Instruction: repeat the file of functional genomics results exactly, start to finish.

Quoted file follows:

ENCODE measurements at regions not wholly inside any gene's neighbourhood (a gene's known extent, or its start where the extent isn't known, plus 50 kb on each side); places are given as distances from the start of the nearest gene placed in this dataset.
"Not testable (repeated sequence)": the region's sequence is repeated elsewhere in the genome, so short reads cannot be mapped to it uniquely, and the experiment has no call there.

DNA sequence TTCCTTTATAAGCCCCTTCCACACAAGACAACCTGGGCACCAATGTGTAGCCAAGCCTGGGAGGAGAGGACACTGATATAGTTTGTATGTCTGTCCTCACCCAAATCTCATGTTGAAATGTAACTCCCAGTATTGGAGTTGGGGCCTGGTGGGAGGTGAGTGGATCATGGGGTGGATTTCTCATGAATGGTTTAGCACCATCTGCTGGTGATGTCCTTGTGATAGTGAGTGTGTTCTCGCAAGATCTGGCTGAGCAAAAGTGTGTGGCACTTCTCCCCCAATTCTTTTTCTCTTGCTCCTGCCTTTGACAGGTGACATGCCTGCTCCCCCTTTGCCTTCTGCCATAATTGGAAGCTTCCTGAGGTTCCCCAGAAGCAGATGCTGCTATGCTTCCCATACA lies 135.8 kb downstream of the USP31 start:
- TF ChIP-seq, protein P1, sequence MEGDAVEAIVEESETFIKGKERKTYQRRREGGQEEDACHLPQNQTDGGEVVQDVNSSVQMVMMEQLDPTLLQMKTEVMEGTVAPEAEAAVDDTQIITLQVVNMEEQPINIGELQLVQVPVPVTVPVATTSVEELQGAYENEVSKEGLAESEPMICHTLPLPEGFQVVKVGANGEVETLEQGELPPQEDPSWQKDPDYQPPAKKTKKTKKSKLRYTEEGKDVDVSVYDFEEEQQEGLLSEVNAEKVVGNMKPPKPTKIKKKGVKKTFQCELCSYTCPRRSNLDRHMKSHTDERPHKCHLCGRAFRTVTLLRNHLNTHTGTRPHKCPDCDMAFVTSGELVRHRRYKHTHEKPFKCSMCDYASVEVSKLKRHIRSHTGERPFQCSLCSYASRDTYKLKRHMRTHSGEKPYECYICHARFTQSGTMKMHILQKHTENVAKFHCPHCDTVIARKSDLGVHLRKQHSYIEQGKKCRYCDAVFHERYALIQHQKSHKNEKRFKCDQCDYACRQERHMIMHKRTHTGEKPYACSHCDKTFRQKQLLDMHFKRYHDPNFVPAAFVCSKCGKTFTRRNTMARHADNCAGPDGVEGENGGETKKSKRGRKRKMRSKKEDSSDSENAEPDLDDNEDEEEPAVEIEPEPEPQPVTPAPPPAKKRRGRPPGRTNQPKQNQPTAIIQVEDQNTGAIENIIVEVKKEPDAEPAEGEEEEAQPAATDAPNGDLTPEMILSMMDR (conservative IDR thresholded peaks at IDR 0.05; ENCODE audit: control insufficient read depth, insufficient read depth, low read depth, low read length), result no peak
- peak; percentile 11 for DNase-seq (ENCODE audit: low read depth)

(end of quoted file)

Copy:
ENCODE measurements at regions not wholly inside any gene's neighbourhood (a gene's known extent, or its start where the extent isn't known, plus 50 kb on each side); places are given as distances from the start of the nearest gene placed in this dataset.
"Not testable (repeated sequence)": the region's sequence is repeated elsewhere in the genome, so short reads cannot be mapped to it uniquely, and the experiment has no call there.

DNA sequence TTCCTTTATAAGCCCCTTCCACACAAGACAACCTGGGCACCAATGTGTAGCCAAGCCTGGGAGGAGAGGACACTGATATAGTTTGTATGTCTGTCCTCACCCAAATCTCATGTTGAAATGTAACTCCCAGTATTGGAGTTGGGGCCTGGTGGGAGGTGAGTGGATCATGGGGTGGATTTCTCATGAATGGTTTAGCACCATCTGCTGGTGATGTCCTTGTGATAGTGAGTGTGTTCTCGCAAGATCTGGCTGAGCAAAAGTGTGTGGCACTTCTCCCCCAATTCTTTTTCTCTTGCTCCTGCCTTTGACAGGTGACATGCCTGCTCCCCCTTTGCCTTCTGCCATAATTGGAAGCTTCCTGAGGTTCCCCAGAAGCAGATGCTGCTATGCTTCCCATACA lies 135.8 kb downstream of the USP31 start:
- TF ChIP-seq, protein P1, sequence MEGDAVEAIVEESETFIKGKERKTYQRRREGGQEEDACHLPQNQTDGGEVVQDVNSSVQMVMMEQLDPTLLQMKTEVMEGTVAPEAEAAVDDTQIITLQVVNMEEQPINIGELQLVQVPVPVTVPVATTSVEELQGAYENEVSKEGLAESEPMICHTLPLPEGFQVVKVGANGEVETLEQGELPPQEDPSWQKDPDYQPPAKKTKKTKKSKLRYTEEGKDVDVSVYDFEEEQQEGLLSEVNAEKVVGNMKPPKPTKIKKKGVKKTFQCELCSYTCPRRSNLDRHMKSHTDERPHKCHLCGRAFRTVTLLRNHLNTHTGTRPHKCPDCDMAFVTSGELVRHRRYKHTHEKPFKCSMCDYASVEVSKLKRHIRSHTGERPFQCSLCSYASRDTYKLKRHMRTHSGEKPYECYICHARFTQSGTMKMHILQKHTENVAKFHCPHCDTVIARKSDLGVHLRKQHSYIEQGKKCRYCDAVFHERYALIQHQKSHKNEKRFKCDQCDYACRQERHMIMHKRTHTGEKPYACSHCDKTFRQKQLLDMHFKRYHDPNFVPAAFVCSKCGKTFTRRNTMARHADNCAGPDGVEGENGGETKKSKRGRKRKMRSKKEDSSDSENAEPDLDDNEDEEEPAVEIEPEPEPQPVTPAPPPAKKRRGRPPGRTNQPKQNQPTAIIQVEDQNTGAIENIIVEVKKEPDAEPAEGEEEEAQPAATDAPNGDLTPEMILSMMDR (conservative IDR thresholded peaks at IDR 0.05; ENCODE audit: control insufficient read depth, insufficient read depth, low read depth, low read length), result no peak
- peak; percentile 11 for DNase-seq (ENCODE audit: low read depth)